David Beveridge, managing director of Macdonald Henderson
Recently, business commentators have spent a lot of time scratching their heads to identify common trends in the Scottish deal market aside from (with a few exceptions) a massive senior-lender-shaped hole in the funding market.
Other than a trend of global players swallowing up well kent Scottish companies and ownership and control leaving these shores as a result, it’s difficult to identify a pattern or make a forecast.
However, one trend we have identified in the course of the last few years is the increasing prevalence of deferred consideration in the acquisition and disposal of businesses, whether they be small, medium or large enterprises.
Deferred consideration: What does it look like?
Invariably there will be a payment up front with the back end taking the form of either equity in the acquiring company (quite common if a PLC is the purchaser) but more often than not (and certainly in the SME market) a promise to pay cash dependent upon:
** The passing of time (i.e. a fixed payment schedule)
** The finalisation of completion accounts
** The achievement of profit targets
** The achievement of turnover target or some other performance based measure such as the winning of particular sales contracts.
Of course this allows the purchaser to defer the acquisition cost (and usually make savings when compared with the cost of traditional forms of borrowing).
Benefits for all parties
The benefits to all parties are clear. In a period of poor liquidity, deferred consideration mechanisms can let the deal be done, allow sellers to retreat from the business whether to retirement or to a new business challenge, and of course give management teams and/or third party purchaser the opportunity to take the target business to new levels of profitability and into new markets. It allows the parties to sign legal documents, effect the transaction and achieve a form of closure, whilst allowing the consideration to drip through in a manner customised to the specific sensitivities of the parties and the business.
So far, so good.
For the seller however, the deferred consideration route is fraught with danger and needs to be approached very carefully indeed.
The risks and mechanisms to alleviate these risks can be summarised as follows:
The purchaser’s covenant
If the purchaser is broke or unable to pay the consideration, then the seller has lost its right to payment. There is no third party insurer or governmental authority to which appeal can be made. If the purchaser ends up going through an insolvency event, then the (unsecured) seller will be exposed (as an ordinary creditor) and will in all likelihood end up with nothing.
And the advisors could then find themselves asked to explain why the seller was left so exposed under the deal structure adopted.
How can this be avoided?
Funds on Joint Deposit
Ideally, in an acquisition scenario, the Purchaser is a cash-rich predator on the acquisition trail and has the funds to meet the deferred consideration (in which case, the seller should be fighting tooth and nail to have the funds placed on a joint deposit account (perhaps between the parties’ solicitors) where all parties have visibility on the same. Note that this does not (as some sellers sometimes assume) allow them free reign to take the funds as the conditions are met. Rather, signature by the solicitors will be required to effect any release of funds. But the security of seeing the funds held between reputable and regulated advisors can help ease a seller’s concerns and give all parties the comfort that matters are at least under some control.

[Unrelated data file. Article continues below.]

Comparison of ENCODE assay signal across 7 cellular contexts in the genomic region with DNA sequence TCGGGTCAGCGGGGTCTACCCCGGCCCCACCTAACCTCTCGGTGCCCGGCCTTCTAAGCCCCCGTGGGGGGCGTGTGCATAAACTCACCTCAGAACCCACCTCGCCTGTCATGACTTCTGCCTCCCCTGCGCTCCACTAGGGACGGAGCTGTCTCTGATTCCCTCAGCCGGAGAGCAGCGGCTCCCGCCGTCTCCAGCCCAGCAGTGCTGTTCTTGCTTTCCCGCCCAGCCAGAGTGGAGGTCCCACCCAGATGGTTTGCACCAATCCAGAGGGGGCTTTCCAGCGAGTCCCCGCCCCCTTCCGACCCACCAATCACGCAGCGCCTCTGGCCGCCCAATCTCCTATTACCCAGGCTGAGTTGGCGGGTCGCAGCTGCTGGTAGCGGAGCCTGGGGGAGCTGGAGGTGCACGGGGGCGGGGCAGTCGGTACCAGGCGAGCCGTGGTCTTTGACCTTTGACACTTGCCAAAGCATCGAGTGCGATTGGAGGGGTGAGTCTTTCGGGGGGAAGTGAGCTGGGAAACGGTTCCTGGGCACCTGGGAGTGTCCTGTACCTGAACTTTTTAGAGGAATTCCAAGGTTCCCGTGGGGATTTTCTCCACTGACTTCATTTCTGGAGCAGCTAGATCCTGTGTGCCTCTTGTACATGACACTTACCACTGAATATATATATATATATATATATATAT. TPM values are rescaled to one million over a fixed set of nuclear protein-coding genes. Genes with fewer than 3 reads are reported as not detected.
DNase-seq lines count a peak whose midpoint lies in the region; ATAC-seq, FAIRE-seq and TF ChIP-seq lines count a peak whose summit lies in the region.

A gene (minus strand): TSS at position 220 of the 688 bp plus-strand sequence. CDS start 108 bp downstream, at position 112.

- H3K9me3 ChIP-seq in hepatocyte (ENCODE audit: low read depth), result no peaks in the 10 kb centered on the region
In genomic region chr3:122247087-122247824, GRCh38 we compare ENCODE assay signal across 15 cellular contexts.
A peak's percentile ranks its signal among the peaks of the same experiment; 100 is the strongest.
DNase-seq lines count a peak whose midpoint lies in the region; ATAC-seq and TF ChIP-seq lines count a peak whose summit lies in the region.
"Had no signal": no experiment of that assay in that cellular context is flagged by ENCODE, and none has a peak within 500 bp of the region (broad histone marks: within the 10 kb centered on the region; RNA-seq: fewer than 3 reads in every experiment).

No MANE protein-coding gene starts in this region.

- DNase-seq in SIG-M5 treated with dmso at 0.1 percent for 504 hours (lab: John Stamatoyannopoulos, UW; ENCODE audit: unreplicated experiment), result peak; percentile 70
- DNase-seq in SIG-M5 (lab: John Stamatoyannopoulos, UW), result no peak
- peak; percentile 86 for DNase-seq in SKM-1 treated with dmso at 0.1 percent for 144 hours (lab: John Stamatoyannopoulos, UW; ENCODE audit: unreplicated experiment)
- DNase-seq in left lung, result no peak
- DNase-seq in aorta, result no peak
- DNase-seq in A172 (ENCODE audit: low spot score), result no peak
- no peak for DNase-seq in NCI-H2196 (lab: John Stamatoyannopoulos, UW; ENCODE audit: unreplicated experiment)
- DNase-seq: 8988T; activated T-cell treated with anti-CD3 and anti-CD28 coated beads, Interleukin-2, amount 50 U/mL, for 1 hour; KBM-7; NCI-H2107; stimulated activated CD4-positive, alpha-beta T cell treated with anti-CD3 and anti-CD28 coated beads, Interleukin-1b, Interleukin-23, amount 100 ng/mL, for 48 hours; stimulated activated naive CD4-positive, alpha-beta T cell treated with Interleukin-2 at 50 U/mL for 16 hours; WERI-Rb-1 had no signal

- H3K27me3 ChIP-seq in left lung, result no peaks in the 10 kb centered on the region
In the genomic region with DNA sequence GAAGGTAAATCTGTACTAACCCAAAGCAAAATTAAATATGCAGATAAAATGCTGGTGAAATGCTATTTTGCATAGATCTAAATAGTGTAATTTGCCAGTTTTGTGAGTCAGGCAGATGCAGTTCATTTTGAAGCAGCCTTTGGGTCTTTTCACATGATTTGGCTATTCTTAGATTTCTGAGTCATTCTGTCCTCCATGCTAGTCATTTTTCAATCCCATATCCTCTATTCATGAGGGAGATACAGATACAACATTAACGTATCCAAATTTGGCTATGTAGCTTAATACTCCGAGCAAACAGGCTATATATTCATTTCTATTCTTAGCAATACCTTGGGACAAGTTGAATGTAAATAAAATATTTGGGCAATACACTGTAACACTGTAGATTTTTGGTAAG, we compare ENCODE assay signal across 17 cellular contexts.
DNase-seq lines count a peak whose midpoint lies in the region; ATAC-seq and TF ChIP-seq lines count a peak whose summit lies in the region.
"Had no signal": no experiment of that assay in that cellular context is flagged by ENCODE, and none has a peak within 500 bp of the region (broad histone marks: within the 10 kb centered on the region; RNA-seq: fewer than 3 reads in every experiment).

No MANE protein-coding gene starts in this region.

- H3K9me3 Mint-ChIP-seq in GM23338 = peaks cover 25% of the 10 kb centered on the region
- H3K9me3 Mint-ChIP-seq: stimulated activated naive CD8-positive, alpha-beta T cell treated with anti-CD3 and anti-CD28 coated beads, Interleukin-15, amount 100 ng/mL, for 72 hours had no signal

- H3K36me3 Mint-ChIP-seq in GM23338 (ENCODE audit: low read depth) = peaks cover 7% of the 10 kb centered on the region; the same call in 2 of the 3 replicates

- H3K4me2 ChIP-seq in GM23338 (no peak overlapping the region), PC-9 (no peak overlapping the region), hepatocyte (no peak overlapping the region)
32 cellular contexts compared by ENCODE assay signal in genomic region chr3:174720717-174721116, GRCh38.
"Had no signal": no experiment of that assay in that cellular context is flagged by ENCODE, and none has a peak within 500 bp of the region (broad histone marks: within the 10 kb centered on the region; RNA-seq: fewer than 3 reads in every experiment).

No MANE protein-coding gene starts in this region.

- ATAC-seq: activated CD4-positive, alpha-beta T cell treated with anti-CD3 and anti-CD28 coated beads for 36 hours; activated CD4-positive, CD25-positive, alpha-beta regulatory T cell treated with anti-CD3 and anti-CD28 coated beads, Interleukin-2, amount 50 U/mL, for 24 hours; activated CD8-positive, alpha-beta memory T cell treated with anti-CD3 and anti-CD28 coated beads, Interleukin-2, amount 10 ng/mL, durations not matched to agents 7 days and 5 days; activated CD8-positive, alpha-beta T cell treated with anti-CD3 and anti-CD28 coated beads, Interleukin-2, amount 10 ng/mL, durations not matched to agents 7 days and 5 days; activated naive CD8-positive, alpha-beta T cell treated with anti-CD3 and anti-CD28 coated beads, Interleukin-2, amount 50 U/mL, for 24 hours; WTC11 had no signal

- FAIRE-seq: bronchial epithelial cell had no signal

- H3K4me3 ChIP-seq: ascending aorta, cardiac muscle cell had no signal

Bank and other guarantees and securities
In the absence of a joint cash deposit, we would always recommend that a seller seeks either a bank guarantee or alternatively (and more likely in the current climate) a guarantee from either the owner managers of the purchaser ie. a personal guarantee or corporate guarantee from a related group company which has a proven covenant and balance sheet. This can be backed up by security over a property or other assets whether personal or that of the business, though the existence of a senior lender on the purchaser side will usually mean that such security is postponed, and therefore of at least questionable value.
Assignation and alienation of assets
The well negotiated terms of deferred consideration will be worthless if the purchasing company has no assets, or is allowed to divest itself of its worth following the acquisition. The latter issue can arise in a situation where a purchaser seeks to get rid of its liabilities by assigning the same to an associated company. The seller can tackle this by providing in the sale agreement that no assignation can take place without its consent, and/or unless the assignee meets certain criteria such as having commensurate financial strength, reputational strength or be resident in the same location or jurisdiction as the assignor. Another provision is to provide that the burden as well as the benefit under the agreement must be assigned together so that the purchasing vehicle is not left behind with the liability to pay, but none of the original assets.